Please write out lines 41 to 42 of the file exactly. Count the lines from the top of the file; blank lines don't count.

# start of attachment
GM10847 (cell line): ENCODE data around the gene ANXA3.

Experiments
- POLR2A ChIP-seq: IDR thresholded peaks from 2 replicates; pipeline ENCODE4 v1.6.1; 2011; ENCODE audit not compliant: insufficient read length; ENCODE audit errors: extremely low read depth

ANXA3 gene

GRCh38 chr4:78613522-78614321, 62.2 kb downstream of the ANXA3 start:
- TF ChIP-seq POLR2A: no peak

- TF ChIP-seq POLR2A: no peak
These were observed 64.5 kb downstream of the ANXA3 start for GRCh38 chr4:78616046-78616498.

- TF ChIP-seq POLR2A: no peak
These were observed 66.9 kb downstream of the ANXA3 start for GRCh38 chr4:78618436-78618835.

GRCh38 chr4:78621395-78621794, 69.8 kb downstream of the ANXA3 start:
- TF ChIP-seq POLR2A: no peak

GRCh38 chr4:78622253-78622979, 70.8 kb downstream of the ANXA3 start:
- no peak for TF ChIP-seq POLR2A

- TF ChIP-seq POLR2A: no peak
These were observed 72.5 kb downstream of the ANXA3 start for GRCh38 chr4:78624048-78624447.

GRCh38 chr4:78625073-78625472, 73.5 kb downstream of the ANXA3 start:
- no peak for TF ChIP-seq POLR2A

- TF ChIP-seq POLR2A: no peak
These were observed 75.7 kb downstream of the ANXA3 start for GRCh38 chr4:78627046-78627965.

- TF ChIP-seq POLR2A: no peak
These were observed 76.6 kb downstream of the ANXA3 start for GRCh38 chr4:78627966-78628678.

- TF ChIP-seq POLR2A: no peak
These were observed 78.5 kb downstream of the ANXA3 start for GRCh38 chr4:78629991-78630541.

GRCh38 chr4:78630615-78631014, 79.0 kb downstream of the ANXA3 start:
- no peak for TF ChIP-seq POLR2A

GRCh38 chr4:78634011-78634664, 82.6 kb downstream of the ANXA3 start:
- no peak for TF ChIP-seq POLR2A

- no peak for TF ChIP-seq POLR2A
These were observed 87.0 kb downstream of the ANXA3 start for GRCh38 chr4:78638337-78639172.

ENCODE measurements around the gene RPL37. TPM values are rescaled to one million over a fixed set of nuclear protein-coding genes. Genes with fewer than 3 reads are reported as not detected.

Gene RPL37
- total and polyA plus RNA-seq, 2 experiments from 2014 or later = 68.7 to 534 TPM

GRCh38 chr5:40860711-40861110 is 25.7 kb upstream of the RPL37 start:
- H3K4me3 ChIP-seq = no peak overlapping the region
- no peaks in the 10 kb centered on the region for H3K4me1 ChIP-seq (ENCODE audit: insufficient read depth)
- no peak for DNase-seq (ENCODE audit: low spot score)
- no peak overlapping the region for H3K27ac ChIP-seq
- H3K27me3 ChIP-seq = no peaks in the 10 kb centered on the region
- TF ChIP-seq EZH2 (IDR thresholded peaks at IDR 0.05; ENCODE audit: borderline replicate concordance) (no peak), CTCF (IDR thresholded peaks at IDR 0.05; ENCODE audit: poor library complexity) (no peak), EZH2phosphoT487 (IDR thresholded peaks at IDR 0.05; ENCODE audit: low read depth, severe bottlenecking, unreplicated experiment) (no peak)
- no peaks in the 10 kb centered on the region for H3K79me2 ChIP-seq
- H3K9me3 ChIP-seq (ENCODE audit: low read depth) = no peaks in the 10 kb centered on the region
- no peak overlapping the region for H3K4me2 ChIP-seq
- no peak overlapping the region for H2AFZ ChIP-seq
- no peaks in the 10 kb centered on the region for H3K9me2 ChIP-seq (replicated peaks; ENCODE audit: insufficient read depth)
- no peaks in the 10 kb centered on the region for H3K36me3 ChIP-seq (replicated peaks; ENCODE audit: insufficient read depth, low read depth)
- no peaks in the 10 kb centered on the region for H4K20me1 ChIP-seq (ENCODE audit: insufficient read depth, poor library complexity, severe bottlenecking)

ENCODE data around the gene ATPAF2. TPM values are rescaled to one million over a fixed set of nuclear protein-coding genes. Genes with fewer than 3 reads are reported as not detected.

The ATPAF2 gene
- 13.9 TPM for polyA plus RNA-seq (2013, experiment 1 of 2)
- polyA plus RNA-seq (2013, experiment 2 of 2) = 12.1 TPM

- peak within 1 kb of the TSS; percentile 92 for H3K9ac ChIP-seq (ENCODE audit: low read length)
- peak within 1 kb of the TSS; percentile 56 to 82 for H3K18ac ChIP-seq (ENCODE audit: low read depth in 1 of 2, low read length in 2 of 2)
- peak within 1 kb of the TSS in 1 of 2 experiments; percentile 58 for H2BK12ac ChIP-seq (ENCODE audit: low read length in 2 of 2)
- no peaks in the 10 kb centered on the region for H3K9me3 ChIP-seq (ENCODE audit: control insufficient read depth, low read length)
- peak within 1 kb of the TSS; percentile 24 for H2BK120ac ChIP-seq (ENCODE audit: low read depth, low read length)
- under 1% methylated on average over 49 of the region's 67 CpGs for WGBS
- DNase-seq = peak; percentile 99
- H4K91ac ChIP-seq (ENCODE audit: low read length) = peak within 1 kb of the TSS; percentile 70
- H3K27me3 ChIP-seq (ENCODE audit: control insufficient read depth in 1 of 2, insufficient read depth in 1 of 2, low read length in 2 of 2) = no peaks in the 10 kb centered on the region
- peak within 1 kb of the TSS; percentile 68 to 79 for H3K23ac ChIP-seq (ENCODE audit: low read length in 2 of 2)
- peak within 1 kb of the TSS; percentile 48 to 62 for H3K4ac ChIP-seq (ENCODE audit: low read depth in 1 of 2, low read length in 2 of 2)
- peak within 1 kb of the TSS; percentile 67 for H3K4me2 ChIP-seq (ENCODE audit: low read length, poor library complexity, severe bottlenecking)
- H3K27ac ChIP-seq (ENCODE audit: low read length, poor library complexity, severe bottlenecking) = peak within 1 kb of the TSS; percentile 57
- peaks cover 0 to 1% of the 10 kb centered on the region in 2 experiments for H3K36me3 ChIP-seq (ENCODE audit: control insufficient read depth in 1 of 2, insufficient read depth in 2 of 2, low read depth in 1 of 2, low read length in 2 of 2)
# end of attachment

- no peaks in the 10 kb centered on the region for H3K79me2 ChIP-seq
- H3K9me3 ChIP-seq (ENCODE audit: low read depth) = no peaks in the 10 kb centered on the region